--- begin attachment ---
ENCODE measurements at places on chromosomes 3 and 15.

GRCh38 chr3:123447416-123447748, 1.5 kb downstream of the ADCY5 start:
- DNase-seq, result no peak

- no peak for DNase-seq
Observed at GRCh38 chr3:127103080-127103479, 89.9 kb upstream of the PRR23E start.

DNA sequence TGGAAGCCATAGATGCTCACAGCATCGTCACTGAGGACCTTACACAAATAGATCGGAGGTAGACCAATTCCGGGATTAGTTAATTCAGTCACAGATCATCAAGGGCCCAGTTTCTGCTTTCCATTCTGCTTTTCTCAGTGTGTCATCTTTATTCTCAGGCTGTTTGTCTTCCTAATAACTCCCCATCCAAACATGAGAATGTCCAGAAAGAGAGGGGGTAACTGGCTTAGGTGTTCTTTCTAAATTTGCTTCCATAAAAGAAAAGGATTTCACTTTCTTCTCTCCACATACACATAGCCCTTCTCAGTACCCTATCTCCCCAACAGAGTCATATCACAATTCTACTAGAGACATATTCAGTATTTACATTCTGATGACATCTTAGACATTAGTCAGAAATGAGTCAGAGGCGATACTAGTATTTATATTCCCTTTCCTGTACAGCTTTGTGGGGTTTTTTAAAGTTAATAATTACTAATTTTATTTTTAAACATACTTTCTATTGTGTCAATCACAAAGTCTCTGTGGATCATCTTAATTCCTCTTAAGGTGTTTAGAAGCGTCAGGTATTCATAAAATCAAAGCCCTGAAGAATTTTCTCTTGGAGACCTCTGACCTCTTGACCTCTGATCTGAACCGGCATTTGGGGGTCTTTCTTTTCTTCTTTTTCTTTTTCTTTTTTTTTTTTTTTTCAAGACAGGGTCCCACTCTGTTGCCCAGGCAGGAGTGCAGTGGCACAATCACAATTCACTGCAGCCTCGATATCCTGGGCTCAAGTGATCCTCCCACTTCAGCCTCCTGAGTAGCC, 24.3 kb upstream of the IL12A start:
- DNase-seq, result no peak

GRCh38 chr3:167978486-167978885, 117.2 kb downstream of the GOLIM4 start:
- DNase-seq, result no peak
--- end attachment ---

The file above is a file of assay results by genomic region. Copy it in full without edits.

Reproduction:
ENCODE measurements at places on chromosomes 3 and 15.

GRCh38 chr3:123447416-123447748, 1.5 kb downstream of the ADCY5 start:
- DNase-seq, result no peak

- no peak for DNase-seq
Observed at GRCh38 chr3:127103080-127103479, 89.9 kb upstream of the PRR23E start.

DNA sequence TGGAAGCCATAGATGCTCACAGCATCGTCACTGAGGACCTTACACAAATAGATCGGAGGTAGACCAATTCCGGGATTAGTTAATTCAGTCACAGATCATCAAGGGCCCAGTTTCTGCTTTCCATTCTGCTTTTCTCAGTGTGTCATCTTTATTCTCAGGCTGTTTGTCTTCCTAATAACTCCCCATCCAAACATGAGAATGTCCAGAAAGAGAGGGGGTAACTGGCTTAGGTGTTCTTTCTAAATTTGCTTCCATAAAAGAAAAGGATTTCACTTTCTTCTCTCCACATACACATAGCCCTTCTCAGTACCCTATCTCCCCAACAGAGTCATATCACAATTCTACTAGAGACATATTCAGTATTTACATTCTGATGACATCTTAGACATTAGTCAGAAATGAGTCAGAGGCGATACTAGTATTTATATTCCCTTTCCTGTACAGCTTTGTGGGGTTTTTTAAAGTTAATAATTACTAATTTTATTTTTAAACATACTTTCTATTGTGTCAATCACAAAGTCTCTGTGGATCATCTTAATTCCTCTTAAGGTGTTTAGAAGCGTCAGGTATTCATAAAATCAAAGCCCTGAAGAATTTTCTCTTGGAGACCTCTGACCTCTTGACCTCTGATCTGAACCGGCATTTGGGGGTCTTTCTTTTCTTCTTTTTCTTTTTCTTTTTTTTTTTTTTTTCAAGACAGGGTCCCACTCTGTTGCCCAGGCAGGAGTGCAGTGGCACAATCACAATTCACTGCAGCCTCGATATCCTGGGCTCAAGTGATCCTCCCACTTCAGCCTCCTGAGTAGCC, 24.3 kb upstream of the IL12A start:
- DNase-seq, result no peak

GRCh38 chr3:167978486-167978885, 117.2 kb downstream of the GOLIM4 start:
- DNase-seq, result no peak